How to Use Standardization for Dissemination and Sustainable Exploitation of Applied research results
Standardization is, by definition (ISO, 2004) the activity of establishing, about actual or potential problems, provisions for common and repeated use, aimed at the achievement of the optimum degree of order in each context. In particular, the activity consists of the processes of formulating, issuing and implementing standards. Important benefits of standardization are improvement of the suitability of products, processes and services for their intended purposes, prevention of barriers to trade and facilitation of technological cooperation. It is, therefore, easy to identify the synergies of it with the understanding that OECD (2015) has of applied research, defined as original investigation undertaken to acquire new knowledge, directed primarily towards a specific practical aim or objective. Furthermore, formal standardization processes, based on the Code of Good Practices for the preparation, adoption and application of standards established by the World Trade Organization (WTO), follow principles such as transparency, participation, effectiveness and consensus, which assure different views of stakeholders are considered. For this reason, the participation in standardization processes is also an effective way for researchers to achieve two additional goals (for the first 3, see Part 1):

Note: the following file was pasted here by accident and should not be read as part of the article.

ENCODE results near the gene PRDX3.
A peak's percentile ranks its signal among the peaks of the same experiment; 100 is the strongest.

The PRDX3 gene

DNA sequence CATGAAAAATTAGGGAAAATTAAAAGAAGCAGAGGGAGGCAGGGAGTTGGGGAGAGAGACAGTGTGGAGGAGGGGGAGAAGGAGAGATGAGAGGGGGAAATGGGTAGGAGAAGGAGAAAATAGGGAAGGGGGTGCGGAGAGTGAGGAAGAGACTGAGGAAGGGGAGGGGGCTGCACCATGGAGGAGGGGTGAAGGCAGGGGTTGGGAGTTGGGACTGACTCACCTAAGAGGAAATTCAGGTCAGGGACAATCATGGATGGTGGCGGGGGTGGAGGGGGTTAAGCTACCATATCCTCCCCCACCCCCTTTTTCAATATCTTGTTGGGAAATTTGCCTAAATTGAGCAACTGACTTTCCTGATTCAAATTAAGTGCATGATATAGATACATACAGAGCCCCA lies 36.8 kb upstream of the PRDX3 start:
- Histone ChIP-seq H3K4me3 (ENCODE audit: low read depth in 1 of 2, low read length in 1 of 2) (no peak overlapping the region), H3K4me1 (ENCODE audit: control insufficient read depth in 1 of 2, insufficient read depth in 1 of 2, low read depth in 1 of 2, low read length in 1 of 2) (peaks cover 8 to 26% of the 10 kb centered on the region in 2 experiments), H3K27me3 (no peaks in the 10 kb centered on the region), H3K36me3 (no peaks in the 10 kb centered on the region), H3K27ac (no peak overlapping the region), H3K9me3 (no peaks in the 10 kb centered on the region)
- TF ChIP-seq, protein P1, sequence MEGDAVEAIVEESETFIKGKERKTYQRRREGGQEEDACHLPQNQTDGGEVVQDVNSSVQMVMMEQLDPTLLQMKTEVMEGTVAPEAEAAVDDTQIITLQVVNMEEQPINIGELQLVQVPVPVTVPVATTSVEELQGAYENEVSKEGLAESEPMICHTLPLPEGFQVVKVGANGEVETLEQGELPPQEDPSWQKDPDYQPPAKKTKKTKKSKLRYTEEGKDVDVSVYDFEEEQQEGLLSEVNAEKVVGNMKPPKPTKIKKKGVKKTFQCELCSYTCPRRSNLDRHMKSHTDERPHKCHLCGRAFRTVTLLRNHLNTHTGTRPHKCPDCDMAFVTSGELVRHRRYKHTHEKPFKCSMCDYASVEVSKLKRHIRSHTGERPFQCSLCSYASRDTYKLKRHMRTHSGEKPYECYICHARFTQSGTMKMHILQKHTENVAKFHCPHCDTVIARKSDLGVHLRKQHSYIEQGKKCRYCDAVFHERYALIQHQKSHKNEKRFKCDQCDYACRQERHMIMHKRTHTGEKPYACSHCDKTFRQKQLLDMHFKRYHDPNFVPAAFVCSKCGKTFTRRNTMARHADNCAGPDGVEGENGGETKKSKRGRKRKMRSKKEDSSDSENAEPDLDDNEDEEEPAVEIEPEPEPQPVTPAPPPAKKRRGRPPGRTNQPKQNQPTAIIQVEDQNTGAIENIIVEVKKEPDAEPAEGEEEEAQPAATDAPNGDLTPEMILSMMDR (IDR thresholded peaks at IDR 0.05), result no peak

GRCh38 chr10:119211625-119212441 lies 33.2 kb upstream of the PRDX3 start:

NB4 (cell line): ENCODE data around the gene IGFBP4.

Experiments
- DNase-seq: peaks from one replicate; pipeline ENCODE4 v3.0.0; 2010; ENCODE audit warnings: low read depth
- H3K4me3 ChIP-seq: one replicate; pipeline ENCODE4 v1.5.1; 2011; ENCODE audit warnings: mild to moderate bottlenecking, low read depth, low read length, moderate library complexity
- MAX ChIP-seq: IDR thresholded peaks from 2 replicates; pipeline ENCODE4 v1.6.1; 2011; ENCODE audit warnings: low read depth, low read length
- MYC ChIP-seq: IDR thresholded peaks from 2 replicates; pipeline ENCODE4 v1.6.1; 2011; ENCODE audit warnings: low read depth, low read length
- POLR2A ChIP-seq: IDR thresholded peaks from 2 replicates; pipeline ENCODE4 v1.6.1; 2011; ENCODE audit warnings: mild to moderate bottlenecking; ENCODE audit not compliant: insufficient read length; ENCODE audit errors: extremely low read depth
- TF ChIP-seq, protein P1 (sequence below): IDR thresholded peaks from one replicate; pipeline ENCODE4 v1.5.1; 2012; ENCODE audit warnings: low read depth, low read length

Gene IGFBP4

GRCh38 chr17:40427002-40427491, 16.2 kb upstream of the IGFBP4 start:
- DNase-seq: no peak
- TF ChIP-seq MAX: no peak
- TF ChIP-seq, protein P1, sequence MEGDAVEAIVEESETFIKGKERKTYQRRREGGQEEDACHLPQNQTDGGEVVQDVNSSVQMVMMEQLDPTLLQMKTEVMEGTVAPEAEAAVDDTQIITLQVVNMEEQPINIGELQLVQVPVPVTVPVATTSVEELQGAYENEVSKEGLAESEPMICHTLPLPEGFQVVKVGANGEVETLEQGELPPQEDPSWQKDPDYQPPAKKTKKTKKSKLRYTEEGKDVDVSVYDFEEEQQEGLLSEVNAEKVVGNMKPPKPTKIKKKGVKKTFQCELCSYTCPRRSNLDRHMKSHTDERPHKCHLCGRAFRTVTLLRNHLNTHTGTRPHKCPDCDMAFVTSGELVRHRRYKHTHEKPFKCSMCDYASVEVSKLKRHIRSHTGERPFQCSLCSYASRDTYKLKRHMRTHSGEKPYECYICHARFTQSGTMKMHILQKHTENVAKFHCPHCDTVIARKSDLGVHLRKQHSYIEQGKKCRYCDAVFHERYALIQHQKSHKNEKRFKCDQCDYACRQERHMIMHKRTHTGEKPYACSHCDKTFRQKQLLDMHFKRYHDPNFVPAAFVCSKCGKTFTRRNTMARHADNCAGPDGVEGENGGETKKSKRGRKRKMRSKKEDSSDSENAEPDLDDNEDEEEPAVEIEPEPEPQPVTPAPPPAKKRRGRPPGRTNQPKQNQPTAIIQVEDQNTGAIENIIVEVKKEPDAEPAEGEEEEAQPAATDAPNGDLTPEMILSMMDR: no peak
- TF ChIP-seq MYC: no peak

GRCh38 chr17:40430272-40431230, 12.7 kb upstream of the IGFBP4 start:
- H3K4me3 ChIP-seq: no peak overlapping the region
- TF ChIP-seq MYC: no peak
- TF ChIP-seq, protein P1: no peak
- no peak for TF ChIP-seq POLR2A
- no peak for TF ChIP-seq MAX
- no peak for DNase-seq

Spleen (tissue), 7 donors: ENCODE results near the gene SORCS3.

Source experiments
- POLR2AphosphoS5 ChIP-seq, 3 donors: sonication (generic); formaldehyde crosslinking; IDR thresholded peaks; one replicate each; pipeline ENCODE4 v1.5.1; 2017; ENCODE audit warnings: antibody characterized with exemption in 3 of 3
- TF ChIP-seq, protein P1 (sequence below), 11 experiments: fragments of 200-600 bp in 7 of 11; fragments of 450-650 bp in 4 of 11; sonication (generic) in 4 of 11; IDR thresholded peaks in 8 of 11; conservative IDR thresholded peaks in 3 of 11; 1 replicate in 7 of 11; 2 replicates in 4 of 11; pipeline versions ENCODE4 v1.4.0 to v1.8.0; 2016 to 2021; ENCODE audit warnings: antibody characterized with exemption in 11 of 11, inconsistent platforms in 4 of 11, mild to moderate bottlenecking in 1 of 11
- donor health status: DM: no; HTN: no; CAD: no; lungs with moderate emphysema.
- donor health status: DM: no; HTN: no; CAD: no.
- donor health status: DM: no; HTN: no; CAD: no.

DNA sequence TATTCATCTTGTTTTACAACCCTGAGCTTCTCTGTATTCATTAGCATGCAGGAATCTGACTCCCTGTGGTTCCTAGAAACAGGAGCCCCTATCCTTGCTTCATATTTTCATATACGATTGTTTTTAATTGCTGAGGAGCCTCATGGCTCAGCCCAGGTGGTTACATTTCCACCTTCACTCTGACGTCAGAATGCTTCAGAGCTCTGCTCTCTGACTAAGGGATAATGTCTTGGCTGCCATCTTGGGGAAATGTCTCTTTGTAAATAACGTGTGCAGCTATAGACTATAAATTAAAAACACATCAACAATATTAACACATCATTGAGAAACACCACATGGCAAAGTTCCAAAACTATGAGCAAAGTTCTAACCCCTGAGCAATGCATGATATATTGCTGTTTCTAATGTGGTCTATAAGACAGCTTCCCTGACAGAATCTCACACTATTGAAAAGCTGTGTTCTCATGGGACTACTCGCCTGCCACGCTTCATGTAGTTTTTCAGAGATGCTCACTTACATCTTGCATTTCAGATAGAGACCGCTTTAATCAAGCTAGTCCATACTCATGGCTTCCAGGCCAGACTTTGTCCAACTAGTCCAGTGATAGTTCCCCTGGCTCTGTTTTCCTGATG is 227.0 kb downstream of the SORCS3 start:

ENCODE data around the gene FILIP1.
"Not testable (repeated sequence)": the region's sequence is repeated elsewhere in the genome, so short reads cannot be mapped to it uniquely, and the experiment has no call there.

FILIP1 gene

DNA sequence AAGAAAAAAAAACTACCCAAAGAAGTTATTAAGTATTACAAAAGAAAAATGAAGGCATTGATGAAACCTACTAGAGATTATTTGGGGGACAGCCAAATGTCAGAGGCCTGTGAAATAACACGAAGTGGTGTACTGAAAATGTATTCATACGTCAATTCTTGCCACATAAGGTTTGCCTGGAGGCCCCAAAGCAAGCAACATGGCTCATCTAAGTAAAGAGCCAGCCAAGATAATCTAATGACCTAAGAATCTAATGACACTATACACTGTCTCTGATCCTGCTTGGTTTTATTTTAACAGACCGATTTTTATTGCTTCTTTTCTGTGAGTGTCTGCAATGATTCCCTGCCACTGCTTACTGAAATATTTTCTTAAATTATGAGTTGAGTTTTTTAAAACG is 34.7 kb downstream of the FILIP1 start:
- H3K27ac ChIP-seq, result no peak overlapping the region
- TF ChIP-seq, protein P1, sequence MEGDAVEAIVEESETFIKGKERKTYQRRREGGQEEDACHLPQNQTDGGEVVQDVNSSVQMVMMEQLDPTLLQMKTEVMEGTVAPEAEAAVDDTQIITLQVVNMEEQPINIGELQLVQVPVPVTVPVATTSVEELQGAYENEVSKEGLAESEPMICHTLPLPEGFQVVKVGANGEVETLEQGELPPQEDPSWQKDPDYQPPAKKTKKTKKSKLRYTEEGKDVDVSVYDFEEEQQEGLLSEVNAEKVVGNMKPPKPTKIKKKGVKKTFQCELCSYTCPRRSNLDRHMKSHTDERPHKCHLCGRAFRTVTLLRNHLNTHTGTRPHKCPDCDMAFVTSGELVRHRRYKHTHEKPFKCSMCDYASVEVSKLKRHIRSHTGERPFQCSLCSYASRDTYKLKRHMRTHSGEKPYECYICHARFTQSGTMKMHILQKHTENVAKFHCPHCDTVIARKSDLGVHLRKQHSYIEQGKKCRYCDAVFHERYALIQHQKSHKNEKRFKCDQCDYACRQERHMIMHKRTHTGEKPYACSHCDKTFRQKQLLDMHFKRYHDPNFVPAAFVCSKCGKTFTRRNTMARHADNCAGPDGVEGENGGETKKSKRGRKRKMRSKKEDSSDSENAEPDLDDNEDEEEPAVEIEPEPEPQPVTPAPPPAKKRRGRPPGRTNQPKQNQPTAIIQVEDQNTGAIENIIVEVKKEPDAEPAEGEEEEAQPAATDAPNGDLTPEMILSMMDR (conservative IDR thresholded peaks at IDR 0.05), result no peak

- Facilitate knowledge transfer and dissemination of applied research deliverables from academia to the market
Standardization bodies are one of the three pillars of quality infrastructures at national, regional and international levels. These quality infrastructures work in network, and therefore, standardization bodies are composed, at international and regional levels, by countries and regional/international organizations and, at national level, of members representing different societal/market stakeholders. What this means is that whatever technical work is discussed and/or developed by standardization bodies, is communicated to all its members and its outreach is interesting. As an example, the international organization for standardization (ISO) has over 160 country members. In practice, what this means is that if a given applied research deliverable for a new process/service/product that is handed over to ISO as a new standardization item proposal, it has the potential to be to disseminated to the members of national technical committees of >160 countries, as they need to analyze it and decide if their country has an interest in further developing that deliverable as an international standard. Even if the international consensus is that there is no need for international standardization in that subject, the dissemination goal was still achieved through the analyses process.
- Assure future sustainable exploitation of applied research deliverables through standardization and regulation, in line with the EU Standardization Strategy